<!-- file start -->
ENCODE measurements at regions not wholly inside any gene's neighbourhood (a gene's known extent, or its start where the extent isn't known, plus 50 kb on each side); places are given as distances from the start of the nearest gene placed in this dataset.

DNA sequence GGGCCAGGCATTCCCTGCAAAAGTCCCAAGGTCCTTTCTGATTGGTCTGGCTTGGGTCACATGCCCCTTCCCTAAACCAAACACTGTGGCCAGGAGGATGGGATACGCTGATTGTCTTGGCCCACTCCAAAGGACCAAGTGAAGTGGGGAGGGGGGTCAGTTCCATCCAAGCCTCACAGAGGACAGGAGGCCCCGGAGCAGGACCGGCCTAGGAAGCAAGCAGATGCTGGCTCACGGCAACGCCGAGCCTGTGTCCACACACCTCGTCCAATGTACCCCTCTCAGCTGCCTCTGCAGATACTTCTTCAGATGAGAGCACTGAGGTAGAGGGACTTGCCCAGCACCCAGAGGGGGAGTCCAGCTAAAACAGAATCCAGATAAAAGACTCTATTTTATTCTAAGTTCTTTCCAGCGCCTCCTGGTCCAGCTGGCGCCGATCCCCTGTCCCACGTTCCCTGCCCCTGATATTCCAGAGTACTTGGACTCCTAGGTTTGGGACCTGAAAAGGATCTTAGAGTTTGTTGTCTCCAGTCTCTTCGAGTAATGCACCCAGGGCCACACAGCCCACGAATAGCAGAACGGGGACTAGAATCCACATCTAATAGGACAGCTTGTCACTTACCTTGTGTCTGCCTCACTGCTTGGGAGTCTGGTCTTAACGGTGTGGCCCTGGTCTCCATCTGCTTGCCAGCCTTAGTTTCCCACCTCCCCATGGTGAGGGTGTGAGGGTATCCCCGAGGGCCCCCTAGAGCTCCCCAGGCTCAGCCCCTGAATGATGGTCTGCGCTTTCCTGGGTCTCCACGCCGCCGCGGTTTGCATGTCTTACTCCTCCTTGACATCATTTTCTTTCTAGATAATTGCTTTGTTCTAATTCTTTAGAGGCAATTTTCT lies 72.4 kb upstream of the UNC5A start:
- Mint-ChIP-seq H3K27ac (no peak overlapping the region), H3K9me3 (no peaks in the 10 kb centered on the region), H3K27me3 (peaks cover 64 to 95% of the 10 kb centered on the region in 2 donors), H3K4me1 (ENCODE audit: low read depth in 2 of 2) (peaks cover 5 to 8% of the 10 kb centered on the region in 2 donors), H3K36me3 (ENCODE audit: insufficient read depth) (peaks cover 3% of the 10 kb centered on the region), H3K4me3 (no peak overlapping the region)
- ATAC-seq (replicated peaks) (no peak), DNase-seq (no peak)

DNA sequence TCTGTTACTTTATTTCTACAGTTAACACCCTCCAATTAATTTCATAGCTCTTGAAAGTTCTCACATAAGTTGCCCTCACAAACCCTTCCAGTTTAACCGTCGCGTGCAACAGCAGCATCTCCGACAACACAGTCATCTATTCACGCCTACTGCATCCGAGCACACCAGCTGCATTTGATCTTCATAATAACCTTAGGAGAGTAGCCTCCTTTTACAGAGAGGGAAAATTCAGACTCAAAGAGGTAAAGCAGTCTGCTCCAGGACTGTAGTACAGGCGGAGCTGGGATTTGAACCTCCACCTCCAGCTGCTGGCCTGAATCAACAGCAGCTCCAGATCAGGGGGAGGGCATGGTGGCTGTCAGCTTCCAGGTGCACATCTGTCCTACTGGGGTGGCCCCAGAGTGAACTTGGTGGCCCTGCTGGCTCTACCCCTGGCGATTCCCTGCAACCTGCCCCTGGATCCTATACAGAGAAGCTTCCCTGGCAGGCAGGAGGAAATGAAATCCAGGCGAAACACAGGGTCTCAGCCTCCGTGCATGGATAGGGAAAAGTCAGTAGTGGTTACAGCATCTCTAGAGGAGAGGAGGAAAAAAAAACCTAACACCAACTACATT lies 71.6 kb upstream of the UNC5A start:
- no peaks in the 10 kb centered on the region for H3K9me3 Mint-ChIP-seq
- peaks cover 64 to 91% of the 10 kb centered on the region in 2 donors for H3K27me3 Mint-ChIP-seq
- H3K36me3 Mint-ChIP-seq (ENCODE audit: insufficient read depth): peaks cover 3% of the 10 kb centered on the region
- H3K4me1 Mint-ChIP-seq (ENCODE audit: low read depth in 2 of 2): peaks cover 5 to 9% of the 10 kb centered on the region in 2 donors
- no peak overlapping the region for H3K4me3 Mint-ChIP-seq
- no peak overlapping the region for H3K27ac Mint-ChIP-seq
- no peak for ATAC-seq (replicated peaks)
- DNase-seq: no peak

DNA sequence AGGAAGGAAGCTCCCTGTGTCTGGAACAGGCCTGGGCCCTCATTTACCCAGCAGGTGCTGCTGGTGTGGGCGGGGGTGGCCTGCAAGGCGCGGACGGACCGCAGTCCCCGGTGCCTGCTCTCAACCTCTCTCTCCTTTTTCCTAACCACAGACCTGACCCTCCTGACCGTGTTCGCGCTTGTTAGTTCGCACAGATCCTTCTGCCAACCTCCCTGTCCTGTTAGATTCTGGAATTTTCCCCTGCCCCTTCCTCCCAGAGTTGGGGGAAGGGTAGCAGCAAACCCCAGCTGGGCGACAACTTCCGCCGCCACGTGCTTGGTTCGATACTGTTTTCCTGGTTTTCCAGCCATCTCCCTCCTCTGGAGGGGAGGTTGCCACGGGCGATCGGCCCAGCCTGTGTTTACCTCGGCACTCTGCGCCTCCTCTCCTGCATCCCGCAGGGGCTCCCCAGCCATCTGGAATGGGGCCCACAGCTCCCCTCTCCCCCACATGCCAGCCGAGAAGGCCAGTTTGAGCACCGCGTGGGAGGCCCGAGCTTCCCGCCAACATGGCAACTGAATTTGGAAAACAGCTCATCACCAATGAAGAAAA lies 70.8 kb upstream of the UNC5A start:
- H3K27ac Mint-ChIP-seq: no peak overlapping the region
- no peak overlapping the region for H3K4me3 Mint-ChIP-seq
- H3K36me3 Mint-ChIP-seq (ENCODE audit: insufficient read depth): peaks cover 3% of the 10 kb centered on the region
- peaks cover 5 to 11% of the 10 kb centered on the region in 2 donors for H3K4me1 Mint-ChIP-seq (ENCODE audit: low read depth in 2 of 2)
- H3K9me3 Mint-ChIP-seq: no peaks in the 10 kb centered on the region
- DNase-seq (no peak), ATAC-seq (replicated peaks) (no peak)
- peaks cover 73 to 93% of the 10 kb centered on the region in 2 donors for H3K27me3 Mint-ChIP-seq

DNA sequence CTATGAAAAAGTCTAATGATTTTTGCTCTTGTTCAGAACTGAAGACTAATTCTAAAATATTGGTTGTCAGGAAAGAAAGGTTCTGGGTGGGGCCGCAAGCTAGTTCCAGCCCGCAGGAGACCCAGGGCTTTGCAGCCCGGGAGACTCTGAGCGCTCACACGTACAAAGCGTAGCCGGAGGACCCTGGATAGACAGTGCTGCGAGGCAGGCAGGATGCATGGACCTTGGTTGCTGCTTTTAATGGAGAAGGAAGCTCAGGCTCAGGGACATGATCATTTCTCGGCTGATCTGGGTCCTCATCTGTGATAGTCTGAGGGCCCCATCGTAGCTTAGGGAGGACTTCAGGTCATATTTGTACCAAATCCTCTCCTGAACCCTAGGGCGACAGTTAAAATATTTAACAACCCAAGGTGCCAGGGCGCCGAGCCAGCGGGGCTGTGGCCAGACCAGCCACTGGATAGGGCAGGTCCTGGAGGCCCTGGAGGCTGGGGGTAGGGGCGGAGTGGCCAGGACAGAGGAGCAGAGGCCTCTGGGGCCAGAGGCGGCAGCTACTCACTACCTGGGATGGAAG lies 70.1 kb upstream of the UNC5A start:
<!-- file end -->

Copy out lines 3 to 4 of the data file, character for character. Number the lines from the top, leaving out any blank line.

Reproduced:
- Mint-ChIP-seq H3K27ac (no peak overlapping the region), H3K9me3 (no peaks in the 10 kb centered on the region), H3K27me3 (peaks cover 64 to 95% of the 10 kb centered on the region in 2 donors), H3K4me1 (ENCODE audit: low read depth in 2 of 2) (peaks cover 5 to 8% of the 10 kb centered on the region in 2 donors), H3K36me3 (ENCODE audit: insufficient read depth) (peaks cover 3% of the 10 kb centered on the region), H3K4me3 (no peak overlapping the region)
- ATAC-seq (replicated peaks) (no peak), DNase-seq (no peak)